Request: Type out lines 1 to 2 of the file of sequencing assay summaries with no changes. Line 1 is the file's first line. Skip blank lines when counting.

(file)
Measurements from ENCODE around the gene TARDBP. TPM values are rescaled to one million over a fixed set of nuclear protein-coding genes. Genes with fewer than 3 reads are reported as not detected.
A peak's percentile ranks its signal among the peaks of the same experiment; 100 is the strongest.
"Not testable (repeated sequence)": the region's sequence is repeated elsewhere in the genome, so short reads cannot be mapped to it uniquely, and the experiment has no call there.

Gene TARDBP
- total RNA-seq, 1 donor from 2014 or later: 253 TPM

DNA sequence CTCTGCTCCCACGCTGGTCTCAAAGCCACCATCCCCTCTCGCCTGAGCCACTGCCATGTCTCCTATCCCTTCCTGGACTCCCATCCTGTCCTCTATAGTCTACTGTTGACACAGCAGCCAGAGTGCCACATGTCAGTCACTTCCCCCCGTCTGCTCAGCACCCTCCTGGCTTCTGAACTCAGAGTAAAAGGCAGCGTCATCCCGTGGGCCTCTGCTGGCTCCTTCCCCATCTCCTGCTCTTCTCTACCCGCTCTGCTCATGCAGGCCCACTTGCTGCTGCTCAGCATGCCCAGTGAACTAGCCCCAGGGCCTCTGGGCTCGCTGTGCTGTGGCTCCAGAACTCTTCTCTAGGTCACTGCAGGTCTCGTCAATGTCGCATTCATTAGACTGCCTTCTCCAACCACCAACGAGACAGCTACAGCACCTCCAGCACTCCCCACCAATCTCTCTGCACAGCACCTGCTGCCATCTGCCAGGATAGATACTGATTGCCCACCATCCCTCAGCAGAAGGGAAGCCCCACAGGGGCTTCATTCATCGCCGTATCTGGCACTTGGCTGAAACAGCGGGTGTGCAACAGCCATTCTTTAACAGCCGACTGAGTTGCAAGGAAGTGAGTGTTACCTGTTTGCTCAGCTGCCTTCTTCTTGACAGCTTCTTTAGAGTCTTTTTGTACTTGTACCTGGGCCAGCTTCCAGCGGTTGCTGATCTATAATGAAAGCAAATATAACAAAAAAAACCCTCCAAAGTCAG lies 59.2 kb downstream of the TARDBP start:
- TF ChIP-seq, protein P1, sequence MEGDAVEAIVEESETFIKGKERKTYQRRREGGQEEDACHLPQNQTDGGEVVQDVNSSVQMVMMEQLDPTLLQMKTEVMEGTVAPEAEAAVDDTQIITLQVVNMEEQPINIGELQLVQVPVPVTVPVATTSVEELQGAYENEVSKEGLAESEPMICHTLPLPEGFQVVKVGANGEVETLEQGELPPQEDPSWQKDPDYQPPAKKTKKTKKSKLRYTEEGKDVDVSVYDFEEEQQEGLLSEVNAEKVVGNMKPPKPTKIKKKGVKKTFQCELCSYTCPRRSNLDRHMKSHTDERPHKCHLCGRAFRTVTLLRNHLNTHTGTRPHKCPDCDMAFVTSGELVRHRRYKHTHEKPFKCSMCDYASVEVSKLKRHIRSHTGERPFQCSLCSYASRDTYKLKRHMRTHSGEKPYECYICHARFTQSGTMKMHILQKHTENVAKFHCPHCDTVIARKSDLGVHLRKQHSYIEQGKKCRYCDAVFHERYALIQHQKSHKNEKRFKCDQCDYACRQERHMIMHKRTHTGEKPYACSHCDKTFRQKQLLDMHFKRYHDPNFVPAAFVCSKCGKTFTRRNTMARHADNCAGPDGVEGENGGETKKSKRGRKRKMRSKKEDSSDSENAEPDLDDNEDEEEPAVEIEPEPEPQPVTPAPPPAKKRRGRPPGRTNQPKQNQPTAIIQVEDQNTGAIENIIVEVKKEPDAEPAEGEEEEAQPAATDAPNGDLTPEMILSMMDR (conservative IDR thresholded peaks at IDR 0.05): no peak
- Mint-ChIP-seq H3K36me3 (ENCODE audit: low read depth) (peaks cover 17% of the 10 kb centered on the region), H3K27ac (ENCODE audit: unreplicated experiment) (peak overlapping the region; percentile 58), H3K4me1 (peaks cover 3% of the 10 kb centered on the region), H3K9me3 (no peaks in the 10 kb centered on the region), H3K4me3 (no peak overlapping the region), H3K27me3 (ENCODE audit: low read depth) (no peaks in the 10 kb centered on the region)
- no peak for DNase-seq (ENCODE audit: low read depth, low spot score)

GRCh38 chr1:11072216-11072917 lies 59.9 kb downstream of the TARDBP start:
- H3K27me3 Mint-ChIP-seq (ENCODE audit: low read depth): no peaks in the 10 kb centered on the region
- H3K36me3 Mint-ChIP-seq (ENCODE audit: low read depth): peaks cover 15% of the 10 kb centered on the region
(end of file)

Measurements from ENCODE around the gene TARDBP. TPM values are rescaled to one million over a fixed set of nuclear protein-coding genes. Genes with fewer than 3 reads are reported as not detected.
A peak's percentile ranks its signal among the peaks of the same experiment; 100 is the strongest.